The central government is planning ease the norms related to the appointment and remuneration of chief executive and other executives of the listed companies.
The Ministry of Corporate Affairs has modified the current provision in raising the salary of a chief executive officer beyond a certain limit. Now, public limited companies will not need the government’s approval in doing so. The amended rules will be announced by the government later today.
The companies can now decide raise in remuneration through a special resolution rather than approaching the government.
“In a move designed to empower common shareholders of a company, the government has notified that remuneration in excess of individual limits laid down for executive and non-executive directors shall henceforth be approved by shareholders through a special resolution,” said a statement issued by the ministry.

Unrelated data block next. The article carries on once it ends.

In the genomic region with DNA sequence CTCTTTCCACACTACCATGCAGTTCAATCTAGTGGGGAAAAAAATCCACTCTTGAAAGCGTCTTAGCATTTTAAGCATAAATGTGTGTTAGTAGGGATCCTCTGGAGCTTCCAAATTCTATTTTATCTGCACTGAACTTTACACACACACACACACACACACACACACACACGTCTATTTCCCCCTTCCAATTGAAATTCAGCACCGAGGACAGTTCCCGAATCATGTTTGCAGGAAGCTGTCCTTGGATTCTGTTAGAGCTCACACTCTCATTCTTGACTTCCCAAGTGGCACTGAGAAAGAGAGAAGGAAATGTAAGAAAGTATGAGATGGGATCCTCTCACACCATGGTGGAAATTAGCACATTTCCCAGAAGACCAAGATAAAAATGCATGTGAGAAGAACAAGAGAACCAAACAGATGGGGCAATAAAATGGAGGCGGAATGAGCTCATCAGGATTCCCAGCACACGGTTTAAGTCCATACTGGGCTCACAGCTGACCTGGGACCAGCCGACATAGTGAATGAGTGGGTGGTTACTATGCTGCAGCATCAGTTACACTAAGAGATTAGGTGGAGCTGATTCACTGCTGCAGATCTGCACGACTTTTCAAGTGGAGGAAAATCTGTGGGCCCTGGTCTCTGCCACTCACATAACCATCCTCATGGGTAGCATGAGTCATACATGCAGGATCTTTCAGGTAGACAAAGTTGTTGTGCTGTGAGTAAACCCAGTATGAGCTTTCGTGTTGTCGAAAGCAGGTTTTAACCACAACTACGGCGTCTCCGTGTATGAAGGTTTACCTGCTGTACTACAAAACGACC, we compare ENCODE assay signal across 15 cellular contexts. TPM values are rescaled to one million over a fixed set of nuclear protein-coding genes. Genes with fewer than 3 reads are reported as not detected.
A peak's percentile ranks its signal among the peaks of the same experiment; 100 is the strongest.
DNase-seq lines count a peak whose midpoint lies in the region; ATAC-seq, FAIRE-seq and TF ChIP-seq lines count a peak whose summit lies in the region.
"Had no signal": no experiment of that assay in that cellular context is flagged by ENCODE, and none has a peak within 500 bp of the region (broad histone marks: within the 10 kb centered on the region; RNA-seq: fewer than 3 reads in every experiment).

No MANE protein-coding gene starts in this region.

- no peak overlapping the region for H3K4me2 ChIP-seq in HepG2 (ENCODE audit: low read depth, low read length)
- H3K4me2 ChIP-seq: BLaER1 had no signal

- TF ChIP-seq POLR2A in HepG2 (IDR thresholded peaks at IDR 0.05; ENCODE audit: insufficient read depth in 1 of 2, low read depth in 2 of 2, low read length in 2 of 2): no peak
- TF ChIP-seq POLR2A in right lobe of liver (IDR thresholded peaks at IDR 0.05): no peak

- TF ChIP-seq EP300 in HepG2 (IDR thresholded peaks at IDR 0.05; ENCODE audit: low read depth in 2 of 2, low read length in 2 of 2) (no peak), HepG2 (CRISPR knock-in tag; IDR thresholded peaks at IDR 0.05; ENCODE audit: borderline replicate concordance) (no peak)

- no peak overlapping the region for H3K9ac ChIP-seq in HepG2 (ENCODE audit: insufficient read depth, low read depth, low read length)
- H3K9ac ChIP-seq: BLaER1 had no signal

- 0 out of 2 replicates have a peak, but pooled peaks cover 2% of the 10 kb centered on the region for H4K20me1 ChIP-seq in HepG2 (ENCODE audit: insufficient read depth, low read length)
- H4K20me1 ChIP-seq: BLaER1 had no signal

What are the current norms?
Prior to this, It was mandatory for all public companies to seek the government’s approval in case of the rise in remuneration of managerial personnel is more than 11% of the net profit of the firm. Now, the firms are free to do so with shareholder’s nod. This will be applicable to all the pending applications.
An approval from the entity (Bank or any financial institution) before the proposal to shareholders will be mandatory if the company has any dues against it.
The amendments are made to Schedule-V of the Companies Act. The provision of Schedule-V are applicable in case the firm suffers from loss or insufficient profits.
Why Govt intends to relax the norm?
The Registrar of Companies constitutes of around 1 million registered firm. This action by the ministry will certainly smooth the way of doing business. Presently, a loss-making firm finds it difficult to hire top-executive officers. They can offer an annual package of no more than ₹60 lakh if the capital of the firm is less than ₹5 crore. This change will allow such companies to offer heavy packages to the top managerial official.